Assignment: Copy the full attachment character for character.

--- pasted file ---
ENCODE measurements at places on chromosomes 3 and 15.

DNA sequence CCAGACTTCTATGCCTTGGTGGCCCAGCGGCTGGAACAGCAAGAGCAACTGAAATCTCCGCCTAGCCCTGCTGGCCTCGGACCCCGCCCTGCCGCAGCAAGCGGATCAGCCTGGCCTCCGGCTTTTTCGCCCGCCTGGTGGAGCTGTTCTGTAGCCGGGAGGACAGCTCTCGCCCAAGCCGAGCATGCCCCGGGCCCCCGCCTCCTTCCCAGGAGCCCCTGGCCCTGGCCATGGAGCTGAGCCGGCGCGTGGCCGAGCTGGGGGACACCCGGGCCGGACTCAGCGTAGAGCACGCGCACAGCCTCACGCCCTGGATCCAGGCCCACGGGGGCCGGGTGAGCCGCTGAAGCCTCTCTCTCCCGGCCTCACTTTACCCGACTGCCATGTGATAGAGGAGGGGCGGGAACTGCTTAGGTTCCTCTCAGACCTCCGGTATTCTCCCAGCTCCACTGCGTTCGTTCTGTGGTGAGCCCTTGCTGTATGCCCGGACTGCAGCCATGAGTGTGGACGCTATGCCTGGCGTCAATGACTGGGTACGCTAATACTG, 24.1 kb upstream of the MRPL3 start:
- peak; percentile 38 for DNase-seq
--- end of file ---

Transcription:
ENCODE measurements at places on chromosomes 3 and 15.

DNA sequence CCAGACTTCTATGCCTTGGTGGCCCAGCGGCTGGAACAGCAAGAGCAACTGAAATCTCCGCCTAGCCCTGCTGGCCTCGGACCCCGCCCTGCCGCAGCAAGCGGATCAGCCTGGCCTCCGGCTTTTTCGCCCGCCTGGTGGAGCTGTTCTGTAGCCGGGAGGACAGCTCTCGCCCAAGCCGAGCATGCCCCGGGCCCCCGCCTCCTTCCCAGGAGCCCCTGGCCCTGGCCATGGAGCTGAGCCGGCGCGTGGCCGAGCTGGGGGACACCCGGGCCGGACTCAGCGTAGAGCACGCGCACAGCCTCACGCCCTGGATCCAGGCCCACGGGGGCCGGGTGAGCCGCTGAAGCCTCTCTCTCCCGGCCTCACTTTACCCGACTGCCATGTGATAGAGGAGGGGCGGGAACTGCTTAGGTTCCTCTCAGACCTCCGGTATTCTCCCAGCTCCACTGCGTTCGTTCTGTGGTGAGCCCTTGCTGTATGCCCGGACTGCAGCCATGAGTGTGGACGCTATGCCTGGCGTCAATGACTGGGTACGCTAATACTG, 24.1 kb upstream of the MRPL3 start:
- peak; percentile 38 for DNase-seq